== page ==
June 17th, 2011

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A Brief History of Asexuality in Fandom

 [personal profile] kaz shares thoughts on asexual history in fandom.  

I'll add that fiction is a cyclic phenomenon.  People create cliches and stereotypes based on motifs they spot a few times.  Then other folks point that such-and-such isn't always true, or is problematic in some way, and the trope gains a variant as counterpoint to the original version.  This continues for as many iterations as people feel like exploring that topic or character type or whatever.  Like a fractal, it has infinite progression.  And that's okay; that's how storytelling works.  So ...

1.  Behold: an asexual character!

Wow, wow, wow.  Yep, there's an ace.  How nice.

2. Bob the Ace doesn't like sex.

Okay, makes sense.  I know Joe and Jane who are ace and they don't like sex.

3. Hey, not all asexuals hate sex.  Anne the Ace likes sex, just prefers to do it alone.

Hmm, okay, good point.  I know some other aces who like sex.

4. What does it mean  if an ace character likes or doesn't like sex?  How does that affect the story?

Well, it changes what kind of action is likely to happen, and how a given character will respond, and maybe what kind of interactions they'll have with someone else...

So then we get to have stories exploring all of those things, which is pretty cool.  As a writer, a reader, and a literary scholar, I am in favor of stories and explorations.  I'm not in favor of trying to cut off certain categories, although I reserve the right to ignore the hell out of stories I find displeasing and instead shower my attention and funds on other things I like better.  It's good to have a lot of different people poking around at a pool of ideas so as to examine it from many different angles.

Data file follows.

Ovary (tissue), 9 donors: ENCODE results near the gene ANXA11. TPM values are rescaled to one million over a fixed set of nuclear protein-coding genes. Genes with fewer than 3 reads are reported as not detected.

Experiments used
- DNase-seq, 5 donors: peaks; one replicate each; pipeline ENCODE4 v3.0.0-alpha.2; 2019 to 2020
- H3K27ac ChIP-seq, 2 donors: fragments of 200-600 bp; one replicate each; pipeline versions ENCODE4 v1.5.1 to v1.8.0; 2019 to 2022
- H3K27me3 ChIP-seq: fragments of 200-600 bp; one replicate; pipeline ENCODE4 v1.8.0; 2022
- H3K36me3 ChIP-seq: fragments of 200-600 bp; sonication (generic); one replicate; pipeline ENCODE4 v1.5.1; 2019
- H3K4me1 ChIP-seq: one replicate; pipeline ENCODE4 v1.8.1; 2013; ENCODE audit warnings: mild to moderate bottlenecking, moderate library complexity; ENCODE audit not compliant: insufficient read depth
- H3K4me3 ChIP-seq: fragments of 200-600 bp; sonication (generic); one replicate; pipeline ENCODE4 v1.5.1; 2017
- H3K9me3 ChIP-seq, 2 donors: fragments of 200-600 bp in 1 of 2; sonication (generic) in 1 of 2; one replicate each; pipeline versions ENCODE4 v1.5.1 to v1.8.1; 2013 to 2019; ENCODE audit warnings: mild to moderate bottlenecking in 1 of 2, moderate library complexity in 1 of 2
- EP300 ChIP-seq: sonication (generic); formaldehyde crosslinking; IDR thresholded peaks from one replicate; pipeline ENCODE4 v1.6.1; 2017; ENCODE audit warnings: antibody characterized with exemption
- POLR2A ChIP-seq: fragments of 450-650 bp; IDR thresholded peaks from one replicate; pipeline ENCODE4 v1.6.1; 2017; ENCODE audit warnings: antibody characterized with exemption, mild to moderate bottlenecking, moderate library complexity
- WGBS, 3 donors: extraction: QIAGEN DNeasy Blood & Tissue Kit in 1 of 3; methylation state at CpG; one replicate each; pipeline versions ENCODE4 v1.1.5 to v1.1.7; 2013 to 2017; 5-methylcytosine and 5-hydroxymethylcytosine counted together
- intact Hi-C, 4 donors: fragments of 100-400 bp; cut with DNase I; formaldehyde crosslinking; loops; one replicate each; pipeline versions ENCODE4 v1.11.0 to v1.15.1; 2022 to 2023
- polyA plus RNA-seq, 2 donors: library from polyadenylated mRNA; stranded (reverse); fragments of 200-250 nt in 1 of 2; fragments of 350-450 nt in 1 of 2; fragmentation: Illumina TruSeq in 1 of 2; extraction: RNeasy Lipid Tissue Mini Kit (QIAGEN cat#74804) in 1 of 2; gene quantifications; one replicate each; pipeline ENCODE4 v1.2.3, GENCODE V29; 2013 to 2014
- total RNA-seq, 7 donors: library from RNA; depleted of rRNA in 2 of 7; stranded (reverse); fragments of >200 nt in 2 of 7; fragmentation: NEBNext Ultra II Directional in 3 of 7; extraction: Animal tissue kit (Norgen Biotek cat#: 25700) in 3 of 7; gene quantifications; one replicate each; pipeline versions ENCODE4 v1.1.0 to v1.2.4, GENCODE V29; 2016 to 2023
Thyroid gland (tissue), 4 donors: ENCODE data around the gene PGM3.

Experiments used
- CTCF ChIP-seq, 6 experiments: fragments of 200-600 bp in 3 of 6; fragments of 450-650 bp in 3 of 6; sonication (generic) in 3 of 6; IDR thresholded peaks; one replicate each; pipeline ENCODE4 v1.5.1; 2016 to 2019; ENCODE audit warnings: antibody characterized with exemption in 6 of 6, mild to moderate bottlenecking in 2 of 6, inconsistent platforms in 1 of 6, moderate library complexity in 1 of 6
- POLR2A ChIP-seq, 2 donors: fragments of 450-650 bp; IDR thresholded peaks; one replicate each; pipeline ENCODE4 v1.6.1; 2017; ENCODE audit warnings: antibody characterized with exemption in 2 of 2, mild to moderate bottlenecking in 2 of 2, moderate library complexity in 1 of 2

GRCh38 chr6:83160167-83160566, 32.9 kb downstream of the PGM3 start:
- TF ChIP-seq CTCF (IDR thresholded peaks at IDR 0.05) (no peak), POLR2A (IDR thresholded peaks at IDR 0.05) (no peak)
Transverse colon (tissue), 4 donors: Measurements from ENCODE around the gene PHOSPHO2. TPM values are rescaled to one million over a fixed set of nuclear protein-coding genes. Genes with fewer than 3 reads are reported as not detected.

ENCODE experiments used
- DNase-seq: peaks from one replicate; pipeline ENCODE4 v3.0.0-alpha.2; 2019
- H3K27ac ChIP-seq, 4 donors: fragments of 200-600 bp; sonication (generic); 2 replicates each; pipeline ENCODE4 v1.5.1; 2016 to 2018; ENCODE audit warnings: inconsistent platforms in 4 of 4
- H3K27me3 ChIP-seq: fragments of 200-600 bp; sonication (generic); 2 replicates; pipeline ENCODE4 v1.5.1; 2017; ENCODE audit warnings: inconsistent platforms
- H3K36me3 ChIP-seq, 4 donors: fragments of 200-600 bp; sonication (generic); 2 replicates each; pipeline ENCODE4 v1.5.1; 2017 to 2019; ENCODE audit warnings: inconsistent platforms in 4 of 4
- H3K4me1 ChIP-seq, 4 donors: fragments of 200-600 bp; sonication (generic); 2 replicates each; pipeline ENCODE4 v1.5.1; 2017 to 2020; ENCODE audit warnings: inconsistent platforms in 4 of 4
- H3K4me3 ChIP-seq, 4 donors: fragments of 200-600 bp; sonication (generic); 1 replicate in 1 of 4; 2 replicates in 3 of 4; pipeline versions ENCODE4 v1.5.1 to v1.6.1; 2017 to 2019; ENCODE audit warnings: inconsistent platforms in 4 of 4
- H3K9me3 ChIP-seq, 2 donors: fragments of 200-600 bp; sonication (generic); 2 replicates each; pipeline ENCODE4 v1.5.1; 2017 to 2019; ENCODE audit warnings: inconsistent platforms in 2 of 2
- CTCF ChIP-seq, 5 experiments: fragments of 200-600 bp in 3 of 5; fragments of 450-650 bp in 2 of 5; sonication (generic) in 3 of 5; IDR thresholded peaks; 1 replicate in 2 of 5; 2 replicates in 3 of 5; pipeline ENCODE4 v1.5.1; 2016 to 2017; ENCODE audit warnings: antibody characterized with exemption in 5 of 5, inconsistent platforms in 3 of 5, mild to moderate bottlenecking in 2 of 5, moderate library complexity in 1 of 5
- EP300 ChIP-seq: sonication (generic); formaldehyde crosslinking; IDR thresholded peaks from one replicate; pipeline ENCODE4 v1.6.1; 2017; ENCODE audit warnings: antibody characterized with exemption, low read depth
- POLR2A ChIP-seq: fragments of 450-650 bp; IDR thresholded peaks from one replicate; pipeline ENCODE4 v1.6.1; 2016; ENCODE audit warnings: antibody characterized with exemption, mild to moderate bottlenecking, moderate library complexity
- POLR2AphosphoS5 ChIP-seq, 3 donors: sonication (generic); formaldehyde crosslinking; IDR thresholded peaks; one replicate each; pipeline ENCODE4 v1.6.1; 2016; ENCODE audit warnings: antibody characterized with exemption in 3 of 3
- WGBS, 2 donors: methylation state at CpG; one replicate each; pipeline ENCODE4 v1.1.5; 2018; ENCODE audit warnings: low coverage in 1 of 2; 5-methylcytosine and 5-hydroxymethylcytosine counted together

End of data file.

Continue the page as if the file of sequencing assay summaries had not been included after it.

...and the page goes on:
Once people start yelling about all the different things that are "really" what it's like ... then you just take a few steps back and look for the elephant.  You should have most of his body parts in view.
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Book Sale at Mattoon Mall

There's a book sale at the Mattoon, IL mall today (until about 8 PM) and tomorrow (with a bag sale from 1-6 PM).  It is run by the SACIS group which does counseling for sexual assault survivors.  Prices are low -- the hardbacks are $1 -- and they have a lot of books.  Romance and suspense/thriller are the biggest categories, followed by general fiction and a good batch of children's books.  They have a few boxes of nonfiction too; we got a good haul of cookbooks from there.
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Recipe: "Fresh Herb Vinaigrette"

I made this salad dressing for a fresh salad recently.  Vinegar-and-oil salad dressings are easy to make; you can usually throw one together from standard pantry supplies (some kind of vegetable oil, some kind of vinegar, plus seasonings).  This is useful if you garden, friends give you garden goodies, and/or you shop at farmer's markets.  We wound up with salad fixings and no dressing in the fridge, so I invented something.

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Bookstore Observations by Kristine Kathryn Rusch

 I'm fascinated (and somewhat disturbed) by the "Bookstore Observations" article by Kristine Kathryn Rusch. Apparently Barnes & Noble is drastically reducing the amount of floorspace allotted to actual books, as opposed to games or coffee or e-readers or other stuff.  I like having more format variety because ebooks reach some folks who dislike paper books.  But I wouldn't want to do that at the cost of being able to walk into a bookstore and enjoy a massive selection of paper books ... and that's the way the market is heading.

Also, check out the donation button!  This article is crowdfunded nonfiction, which isn't very common, and it's very detailed and very well thought-out.  If you're into writing, reading, or publishing at all then please consider tipping the writer.